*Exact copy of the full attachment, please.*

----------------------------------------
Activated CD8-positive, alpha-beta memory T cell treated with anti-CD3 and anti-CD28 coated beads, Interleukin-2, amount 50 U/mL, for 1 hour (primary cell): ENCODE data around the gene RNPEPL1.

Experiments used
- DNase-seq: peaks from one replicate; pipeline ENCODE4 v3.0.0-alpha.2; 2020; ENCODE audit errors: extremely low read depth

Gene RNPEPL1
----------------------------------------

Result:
Activated CD8-positive, alpha-beta memory T cell treated with anti-CD3 and anti-CD28 coated beads, Interleukin-2, amount 50 U/mL, for 1 hour (primary cell): ENCODE data around the gene RNPEPL1.

Experiments used
- DNase-seq: peaks from one replicate; pipeline ENCODE4 v3.0.0-alpha.2; 2020; ENCODE audit errors: extremely low read depth

Gene RNPEPL1